Our route from Musket Cove up to the Blue Lagoon in the Yasawas

Despite it being fairly windy, we left and had a short 14-mile motor inside the surrounding reef on Malolo then out into the open water to the lee side of Yanuya in the northern Mamanucas. We anchored off the beach in a small bight, which was protected from the SE swell. We left the next morning at about 0900, as soon as the sun was high enough in the sky to see the reefs. We had a 27-mile trip the next day to make it to Naviti. Naviti is in the Yasawas and was supposed to have a nice pass to snorkel where you could see manta rays. Nik and Jenn were there, and we were looking forward to catching up with them. We had a lovely sunny sail with brisk 20-25 knot winds, with a few gusts higher. Although the seas were not too big, there were white caps, which made seeing breakers on the reefs more difficult. It was such a beautiful sail, we even decided to throw out a fishing line, and to our utter amazement caught a little fish.

Cath pulling in the hand line after our shock at having a fish on the hook

The hook pulled loose as were just getting him to the boat, but as this was our first try at fishing in Fiji and our fist catch since Mexico, we were more excited about the possibilities of successful fishing. Our last cruising season, we rarely threw out the line, as on long passages I don't feel like bothering with fish and our fishing attempts on day hops were unsuccessful.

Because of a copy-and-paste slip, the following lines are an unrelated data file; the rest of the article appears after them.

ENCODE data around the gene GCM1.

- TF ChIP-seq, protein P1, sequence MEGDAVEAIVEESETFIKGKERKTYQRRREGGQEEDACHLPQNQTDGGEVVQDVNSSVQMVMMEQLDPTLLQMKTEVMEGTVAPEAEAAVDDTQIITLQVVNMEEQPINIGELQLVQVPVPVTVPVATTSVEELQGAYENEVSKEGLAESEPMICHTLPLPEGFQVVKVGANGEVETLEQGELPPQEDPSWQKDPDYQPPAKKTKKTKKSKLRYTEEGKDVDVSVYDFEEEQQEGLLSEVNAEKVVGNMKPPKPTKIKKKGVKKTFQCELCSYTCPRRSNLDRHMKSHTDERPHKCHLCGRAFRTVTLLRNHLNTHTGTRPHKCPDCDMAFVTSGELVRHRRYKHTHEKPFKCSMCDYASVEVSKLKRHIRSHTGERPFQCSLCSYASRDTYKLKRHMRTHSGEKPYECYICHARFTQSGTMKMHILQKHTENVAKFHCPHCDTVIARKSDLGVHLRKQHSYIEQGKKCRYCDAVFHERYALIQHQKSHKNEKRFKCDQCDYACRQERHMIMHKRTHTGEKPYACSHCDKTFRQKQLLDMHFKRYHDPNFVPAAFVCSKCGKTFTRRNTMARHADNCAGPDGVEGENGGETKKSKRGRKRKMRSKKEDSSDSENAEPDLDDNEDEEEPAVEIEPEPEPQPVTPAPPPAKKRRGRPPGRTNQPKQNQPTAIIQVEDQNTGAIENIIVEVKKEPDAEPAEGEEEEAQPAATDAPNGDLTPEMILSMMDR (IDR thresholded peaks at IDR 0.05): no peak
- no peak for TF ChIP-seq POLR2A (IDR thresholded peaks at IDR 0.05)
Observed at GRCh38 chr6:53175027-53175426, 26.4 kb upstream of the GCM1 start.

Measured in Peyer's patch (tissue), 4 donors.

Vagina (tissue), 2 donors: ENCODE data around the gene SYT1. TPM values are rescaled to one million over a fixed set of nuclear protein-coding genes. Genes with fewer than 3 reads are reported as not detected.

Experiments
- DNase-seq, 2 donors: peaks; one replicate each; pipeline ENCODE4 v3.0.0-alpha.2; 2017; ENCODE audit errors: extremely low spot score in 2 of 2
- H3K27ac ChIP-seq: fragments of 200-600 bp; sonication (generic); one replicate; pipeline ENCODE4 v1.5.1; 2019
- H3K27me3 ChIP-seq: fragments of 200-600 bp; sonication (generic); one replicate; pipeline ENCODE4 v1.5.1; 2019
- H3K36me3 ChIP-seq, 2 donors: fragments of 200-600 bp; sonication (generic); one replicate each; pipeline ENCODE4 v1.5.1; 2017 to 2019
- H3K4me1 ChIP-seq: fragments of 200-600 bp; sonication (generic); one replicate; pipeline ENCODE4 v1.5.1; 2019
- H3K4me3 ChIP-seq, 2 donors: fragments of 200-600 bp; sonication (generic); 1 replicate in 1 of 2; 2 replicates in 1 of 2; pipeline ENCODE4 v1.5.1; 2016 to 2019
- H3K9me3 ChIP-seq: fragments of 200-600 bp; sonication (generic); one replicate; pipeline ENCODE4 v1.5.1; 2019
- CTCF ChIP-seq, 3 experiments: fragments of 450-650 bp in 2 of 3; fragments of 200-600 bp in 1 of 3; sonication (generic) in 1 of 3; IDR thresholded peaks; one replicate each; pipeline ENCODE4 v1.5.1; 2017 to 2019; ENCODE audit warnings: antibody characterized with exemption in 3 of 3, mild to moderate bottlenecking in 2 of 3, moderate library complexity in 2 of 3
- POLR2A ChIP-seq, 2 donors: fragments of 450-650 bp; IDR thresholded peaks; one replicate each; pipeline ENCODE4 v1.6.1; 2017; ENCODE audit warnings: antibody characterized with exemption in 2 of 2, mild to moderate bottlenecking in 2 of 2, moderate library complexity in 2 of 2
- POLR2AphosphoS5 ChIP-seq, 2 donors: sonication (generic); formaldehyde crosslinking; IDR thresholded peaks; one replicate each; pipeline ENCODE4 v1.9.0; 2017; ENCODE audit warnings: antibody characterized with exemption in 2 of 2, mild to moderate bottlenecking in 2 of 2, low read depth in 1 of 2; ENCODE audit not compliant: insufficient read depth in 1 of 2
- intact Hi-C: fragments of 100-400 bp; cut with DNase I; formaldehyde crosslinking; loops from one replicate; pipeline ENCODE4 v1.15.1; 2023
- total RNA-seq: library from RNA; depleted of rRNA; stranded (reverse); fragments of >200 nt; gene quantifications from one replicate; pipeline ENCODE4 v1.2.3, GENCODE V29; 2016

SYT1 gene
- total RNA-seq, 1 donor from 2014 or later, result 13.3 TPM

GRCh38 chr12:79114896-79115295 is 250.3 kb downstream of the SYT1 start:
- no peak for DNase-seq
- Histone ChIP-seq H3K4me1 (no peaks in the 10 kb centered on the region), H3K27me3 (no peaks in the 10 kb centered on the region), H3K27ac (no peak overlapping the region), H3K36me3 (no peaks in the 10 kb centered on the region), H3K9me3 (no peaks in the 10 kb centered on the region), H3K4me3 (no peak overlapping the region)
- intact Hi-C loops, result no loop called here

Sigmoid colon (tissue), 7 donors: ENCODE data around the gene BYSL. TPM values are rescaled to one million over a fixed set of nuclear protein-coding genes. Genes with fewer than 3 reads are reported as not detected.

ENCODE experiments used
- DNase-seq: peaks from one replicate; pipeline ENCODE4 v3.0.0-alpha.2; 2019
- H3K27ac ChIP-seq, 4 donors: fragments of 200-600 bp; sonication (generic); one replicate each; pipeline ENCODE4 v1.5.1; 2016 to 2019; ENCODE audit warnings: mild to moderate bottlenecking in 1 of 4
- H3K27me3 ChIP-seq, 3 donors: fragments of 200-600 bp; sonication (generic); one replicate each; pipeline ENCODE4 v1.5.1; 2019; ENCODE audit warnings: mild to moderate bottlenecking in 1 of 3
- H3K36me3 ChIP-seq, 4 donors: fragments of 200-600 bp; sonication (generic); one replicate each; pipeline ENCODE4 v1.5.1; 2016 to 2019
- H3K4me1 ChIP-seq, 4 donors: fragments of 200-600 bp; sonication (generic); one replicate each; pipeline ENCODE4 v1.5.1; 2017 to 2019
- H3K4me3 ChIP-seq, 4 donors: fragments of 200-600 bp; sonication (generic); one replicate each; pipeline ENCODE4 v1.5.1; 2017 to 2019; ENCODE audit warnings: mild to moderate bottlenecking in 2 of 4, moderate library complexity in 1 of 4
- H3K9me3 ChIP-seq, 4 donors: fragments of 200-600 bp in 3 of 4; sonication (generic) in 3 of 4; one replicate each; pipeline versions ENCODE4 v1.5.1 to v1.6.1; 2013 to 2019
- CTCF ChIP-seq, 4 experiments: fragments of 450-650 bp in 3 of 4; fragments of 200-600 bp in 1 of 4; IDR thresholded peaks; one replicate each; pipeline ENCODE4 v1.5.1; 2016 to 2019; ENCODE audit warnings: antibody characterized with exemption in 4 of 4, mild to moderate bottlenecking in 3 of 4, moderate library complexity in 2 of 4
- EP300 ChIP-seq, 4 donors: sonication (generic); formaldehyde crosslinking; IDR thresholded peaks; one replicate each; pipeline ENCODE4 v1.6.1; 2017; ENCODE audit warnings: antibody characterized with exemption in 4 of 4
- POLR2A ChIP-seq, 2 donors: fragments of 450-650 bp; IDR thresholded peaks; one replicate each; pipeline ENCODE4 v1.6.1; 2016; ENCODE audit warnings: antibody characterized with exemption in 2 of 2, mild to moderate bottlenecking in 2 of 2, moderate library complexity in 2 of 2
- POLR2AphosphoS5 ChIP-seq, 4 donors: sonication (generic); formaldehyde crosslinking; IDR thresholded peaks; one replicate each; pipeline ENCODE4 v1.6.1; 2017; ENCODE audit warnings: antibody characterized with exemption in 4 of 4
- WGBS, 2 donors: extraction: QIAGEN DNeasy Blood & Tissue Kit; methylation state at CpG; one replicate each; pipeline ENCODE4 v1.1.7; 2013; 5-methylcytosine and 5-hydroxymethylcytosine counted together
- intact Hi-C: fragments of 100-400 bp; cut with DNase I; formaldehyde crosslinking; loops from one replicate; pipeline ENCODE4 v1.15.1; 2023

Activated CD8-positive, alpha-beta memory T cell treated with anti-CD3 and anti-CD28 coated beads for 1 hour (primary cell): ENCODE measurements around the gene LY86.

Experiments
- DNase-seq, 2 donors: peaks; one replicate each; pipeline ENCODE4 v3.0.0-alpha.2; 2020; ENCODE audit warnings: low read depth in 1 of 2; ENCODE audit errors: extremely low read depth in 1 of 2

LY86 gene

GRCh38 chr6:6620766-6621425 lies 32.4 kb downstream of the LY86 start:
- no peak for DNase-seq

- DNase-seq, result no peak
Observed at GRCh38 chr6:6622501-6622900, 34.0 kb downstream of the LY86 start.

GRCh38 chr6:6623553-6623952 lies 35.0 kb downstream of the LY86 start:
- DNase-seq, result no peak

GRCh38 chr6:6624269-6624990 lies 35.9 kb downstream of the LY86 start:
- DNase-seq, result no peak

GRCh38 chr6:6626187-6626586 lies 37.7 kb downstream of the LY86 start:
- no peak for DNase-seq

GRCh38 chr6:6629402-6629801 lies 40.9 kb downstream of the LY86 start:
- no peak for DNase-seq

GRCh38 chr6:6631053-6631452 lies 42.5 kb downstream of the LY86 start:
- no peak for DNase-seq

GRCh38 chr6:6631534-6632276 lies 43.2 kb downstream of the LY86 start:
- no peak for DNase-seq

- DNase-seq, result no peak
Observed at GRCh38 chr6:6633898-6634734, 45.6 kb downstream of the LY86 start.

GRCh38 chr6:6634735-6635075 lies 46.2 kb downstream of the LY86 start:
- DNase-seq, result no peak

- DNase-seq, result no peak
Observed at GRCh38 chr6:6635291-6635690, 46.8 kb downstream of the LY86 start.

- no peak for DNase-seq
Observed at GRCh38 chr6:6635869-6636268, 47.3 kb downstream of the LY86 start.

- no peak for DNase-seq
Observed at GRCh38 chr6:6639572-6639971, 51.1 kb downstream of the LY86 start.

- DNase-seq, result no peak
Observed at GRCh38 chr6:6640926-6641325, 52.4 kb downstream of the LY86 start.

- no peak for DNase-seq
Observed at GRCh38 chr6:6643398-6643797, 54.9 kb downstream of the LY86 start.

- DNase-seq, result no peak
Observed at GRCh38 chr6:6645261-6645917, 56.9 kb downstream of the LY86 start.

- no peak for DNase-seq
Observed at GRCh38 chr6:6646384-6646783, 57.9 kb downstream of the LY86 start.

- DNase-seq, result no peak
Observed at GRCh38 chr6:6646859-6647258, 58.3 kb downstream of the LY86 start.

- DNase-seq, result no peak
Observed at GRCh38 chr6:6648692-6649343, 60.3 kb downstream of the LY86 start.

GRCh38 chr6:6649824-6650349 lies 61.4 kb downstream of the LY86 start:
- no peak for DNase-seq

We arrived at Naviti at about 1400. There were only two other boats in the slightly rolly anchorage, one of them being Green Ghost. We had talked to Nik and Jenn as we were approaching, and they were going to try for a third attempt to see the manta rays in the pass. As soon as we got the hook down, Ken took a nap and I started doing some cooking. We were going over to Green Ghost for dinner, and I was bringing dessert. We had only been anchored for about 30 minutes, when I heard shouts of bula!. When I looked out I saw a 20 foot open boat with a large outboard and three Fijians coming along side us. I quickly got Ken up, so we could throw out fenders, as they seemed fairly intent on tying up to us. They were shouting that there was some sort of "big problem." The first thing we thought was that we were in trouble for not immediately going ashore to sevusevu with the chief, and therefore didn't have permission to anchor there. We were a little miffed by this, as there was no village at this end of the island and we had been told by Nik and Jenn as well as others that you didn't need to sevusevu unless you went to the bays on the north end of the island.